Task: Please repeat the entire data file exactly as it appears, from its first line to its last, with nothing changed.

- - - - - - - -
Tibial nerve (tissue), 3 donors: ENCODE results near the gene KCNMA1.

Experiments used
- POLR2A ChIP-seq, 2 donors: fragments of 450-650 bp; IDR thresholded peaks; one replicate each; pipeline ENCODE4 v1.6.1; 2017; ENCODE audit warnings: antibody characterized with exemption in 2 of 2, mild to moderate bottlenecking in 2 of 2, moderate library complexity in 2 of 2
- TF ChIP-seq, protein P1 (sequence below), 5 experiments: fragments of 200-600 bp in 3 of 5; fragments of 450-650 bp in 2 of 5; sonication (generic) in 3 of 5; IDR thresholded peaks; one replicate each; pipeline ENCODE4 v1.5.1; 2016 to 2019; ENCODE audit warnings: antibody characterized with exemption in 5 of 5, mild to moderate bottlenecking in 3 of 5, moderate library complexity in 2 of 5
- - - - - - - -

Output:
Tibial nerve (tissue), 3 donors: ENCODE results near the gene KCNMA1.

Experiments used
- POLR2A ChIP-seq, 2 donors: fragments of 450-650 bp; IDR thresholded peaks; one replicate each; pipeline ENCODE4 v1.6.1; 2017; ENCODE audit warnings: antibody characterized with exemption in 2 of 2, mild to moderate bottlenecking in 2 of 2, moderate library complexity in 2 of 2
- TF ChIP-seq, protein P1 (sequence below), 5 experiments: fragments of 200-600 bp in 3 of 5; fragments of 450-650 bp in 2 of 5; sonication (generic) in 3 of 5; IDR thresholded peaks; one replicate each; pipeline ENCODE4 v1.5.1; 2016 to 2019; ENCODE audit warnings: antibody characterized with exemption in 5 of 5, mild to moderate bottlenecking in 3 of 5, moderate library complexity in 2 of 5